It's day 18 of Islam's Ramadan.  So far, this supposedly holy season has seen 83 terror attacks by radical Muslims, resulting in 335 deaths.  That doesn't include the latest attacks.  I have very little hope that the Hasidim, with their radiant mysticism, will survive this reviving evil if it isn't stopped.

Tuesday, August 16, 2011


Apparently there were a lot of strange plans considered during WWII.  This one, from a link provided by Creative Minority Report caught my eye and made me laugh out loud.
"He said: “There was an allied plan that they would smuggle oestrogen into Hitler’s food and change his sex so he would become more feminine and less ­aggressive."
Now here's the thing - somebody obviously thought "aggressive" and "female hormones" are mutually exclusive.  Any guy who has had to deal with a seriously PMSing woman would, I suspect, disagree.

Read more:

Just shaking head...

From the U.K.'s The Telegraph:

A 13-year-old boy has walked free from court after admitting smashing up a shop with a stolen golf club as his mother said the riots are because the government does "f*** all" for children.

The boy, who cannot be named because of his age, was one of the very few defendants to walk free from court, after receiving a nine month referral order for burglary and violent disorder.

His mother, sitting beside the boy's father, wiped tears from her eyes as the court was told she handed him in after seeing wanted photos of her son being circulated by Greater Manchester Police.
She is on benefits, does not live with the boy's father and has 10 other children, the court heard.

Emphasis and red type color mine.

OK, I confess I'm ignorant.  I confess I'm uneducated.  I confess I'm a right-wing Bible-thumping neanderthal and so couldn't possibly understand this,  BUT 1) HOW THE $#&* CAN PEOPLE KEEP SPOUTING THE "IT'S SOMEONE ELSE'S FAULT" DRIVEL !!!???? AND 2) HOW CAN PEOPLE NOT GET THE CONNECTION!!!!!????  WELFARE PROGRAMS MAKE IT EASY FOR BABY DADDY TO NOT BE THERE AND THEN KIDS GET IN TROUBLE!!!!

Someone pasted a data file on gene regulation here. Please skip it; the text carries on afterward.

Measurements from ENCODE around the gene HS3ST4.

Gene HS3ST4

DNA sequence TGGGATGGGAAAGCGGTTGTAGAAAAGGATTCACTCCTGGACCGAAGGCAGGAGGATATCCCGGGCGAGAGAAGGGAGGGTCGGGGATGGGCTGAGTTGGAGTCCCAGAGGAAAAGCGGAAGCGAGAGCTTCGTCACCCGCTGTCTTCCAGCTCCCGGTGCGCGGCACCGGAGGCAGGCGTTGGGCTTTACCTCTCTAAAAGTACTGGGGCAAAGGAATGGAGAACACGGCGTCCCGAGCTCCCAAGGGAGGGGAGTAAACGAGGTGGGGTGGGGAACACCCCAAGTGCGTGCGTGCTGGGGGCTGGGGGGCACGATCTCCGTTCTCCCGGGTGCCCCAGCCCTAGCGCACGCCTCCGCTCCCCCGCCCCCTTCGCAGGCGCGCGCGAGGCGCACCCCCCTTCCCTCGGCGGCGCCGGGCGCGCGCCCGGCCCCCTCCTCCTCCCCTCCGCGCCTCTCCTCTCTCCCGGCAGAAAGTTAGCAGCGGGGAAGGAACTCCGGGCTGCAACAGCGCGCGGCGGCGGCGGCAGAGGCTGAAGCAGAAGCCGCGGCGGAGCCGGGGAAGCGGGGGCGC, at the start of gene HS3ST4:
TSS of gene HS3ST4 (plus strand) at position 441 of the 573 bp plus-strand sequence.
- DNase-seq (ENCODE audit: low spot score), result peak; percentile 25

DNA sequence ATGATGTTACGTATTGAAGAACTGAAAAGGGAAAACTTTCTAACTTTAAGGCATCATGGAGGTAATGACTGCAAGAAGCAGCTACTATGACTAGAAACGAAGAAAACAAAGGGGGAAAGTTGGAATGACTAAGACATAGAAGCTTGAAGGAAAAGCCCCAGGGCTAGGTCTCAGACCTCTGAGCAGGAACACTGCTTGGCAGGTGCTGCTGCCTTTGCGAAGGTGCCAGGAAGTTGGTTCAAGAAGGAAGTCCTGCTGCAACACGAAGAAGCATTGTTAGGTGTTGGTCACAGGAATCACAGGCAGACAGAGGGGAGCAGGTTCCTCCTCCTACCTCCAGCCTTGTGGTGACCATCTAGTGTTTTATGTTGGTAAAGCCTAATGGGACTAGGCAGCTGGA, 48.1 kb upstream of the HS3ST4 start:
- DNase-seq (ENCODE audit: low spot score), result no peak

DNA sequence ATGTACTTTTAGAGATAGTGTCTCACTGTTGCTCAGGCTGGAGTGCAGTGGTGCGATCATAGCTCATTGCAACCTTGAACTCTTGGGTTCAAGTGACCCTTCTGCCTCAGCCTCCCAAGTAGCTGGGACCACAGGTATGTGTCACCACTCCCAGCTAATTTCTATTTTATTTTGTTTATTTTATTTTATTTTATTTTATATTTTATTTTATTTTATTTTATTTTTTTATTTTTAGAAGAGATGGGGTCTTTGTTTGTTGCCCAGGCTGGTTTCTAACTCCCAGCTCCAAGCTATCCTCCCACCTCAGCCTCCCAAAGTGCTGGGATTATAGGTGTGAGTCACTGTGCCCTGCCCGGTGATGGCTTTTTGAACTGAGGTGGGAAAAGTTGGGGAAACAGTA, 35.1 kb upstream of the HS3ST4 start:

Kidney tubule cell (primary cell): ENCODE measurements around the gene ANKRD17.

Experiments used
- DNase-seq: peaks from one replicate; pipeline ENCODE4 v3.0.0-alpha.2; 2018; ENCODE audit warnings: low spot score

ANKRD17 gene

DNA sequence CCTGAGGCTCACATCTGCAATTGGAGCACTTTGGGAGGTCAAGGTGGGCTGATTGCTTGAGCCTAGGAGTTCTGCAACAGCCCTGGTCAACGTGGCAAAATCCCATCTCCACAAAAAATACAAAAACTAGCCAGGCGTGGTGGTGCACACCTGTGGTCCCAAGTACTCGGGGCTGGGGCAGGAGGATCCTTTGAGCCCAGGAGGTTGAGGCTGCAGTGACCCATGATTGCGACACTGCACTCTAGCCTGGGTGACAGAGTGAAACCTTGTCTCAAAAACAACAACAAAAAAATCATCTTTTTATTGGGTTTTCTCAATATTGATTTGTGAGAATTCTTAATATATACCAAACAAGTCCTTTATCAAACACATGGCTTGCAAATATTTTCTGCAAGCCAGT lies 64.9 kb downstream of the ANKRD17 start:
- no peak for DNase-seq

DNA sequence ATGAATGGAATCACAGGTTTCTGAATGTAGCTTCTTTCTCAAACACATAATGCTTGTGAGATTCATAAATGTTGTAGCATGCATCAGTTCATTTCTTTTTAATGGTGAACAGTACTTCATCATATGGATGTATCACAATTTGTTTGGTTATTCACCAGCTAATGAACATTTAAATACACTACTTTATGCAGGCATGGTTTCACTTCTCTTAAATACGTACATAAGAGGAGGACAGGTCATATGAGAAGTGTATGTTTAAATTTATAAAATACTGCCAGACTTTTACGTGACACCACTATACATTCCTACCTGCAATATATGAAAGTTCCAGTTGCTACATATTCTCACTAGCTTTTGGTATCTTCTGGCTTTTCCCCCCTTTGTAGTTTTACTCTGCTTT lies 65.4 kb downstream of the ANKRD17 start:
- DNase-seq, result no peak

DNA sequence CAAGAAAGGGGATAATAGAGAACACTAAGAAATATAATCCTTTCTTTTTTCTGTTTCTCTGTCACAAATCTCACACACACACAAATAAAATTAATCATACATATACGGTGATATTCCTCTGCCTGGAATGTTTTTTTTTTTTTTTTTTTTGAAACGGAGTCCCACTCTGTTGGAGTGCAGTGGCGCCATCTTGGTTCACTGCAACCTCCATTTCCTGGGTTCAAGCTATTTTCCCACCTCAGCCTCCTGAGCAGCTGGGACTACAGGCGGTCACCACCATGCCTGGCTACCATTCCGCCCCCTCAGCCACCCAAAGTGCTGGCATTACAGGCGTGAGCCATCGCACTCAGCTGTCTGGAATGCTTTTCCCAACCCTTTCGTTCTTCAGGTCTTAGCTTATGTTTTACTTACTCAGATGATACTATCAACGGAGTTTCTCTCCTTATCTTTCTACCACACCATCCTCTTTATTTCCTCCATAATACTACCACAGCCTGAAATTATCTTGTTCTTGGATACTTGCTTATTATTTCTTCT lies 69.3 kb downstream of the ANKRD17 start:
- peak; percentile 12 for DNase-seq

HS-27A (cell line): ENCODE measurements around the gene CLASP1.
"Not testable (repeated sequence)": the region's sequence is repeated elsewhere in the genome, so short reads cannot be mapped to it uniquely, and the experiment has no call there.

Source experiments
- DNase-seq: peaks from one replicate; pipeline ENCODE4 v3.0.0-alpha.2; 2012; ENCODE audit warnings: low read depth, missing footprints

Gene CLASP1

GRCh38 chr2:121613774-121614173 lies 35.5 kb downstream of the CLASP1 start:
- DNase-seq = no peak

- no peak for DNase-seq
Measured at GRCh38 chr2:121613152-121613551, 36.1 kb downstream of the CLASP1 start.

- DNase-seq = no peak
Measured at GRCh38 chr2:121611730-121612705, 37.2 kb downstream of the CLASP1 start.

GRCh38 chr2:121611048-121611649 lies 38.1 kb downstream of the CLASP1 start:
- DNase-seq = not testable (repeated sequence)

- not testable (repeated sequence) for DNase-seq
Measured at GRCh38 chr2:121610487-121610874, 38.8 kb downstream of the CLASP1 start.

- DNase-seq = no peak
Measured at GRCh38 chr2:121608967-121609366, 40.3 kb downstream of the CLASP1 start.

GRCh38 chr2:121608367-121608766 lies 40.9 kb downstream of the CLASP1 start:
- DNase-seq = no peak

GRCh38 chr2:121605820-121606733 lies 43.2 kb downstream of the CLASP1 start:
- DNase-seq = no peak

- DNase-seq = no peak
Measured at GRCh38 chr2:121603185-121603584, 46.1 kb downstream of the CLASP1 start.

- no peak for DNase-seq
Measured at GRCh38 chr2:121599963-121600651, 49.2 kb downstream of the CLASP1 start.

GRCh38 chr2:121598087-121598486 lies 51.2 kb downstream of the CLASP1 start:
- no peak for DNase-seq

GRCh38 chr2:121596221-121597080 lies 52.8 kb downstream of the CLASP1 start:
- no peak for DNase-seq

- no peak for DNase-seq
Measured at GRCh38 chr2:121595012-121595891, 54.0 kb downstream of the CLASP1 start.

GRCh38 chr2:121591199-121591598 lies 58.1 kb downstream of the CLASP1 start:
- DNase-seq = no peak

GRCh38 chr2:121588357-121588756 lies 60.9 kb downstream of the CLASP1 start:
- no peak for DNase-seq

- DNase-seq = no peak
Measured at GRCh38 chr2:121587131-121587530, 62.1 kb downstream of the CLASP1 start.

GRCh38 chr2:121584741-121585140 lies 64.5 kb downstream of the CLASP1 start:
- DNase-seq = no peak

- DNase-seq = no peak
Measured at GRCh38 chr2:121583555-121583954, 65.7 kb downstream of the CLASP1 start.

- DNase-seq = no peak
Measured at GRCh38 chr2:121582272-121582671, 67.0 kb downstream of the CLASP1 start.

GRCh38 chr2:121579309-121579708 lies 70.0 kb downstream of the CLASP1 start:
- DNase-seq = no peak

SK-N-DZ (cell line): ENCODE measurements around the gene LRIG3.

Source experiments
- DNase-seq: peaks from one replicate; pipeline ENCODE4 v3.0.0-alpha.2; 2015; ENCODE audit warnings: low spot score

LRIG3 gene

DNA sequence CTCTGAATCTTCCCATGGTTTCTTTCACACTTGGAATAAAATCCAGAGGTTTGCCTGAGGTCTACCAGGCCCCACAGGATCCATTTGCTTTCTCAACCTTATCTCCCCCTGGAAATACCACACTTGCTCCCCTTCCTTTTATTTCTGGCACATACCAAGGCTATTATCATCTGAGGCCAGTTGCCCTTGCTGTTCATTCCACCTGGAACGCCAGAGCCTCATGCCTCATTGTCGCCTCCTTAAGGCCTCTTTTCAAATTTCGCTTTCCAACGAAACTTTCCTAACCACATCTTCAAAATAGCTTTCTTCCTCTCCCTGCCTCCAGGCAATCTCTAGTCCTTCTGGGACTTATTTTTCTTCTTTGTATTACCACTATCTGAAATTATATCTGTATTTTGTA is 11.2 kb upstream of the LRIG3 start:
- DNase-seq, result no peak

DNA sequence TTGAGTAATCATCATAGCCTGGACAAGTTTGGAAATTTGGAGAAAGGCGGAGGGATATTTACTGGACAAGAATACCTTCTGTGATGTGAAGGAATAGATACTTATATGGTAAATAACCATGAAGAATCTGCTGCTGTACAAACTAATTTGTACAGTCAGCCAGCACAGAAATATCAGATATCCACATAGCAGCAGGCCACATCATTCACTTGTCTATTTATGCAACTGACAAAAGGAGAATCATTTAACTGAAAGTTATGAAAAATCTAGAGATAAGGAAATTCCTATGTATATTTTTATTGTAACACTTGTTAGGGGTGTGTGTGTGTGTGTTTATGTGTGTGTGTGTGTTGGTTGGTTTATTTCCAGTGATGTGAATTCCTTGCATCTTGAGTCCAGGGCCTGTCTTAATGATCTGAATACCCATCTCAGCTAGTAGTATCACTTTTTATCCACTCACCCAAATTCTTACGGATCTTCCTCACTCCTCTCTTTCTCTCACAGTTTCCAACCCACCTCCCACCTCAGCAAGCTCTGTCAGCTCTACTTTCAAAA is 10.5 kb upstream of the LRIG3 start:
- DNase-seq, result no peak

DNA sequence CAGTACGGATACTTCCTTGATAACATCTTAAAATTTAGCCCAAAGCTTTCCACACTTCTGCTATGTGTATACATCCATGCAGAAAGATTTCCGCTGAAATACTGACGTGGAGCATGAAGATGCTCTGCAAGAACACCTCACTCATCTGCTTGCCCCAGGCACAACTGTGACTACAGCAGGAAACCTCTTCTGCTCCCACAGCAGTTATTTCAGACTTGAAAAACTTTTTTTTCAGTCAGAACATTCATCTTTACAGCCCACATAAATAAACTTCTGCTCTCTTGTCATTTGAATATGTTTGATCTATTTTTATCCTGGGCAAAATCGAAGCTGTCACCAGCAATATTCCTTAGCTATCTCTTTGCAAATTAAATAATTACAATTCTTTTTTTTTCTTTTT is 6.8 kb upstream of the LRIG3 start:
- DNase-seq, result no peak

End of rant.

Sunday, August 14, 2011

Sound familiar?

"That the spirit of revolutionary change, which has long been disturbing the nations of the world, should have passed beyond the sphere of politics and made its influence felt in the cognate sphere of practical economics is not surprising. ...  The momentous gravity of the state of things now obtaining fills every mind with painful apprehension; wise men are discussing it; practical men are proposing schemes; popular meetings, legislatures, and rulers of nations are all busied with it -- actually there is no question which has taken a deeper hold on the public mind."

 "To remedy these wrongs the socialists, working on the poor man's envy of the rich, are striving to do away with private property, and contend that individual possessions should become the common property of all, to be administered by the State or by municipal bodies."

"They hold that by thus transferring property from private individuals to the community, the present mischievous state of things will be set to rights, inasmuch as each citizen will then get his fair share of whatever there is to enjoy."

"But their contentions are so clearly powerless to end the controversy that were they carried into effect the working man himself would be among the first to suffer. They are, moreover, emphatically unjust, for they would rob the lawful possessor, distort the functions of the State, and create utter confusion in the community."

Like so many other things that people think are new, been there, done that.  Saw what would happen if certain fundamental concepts were ignored.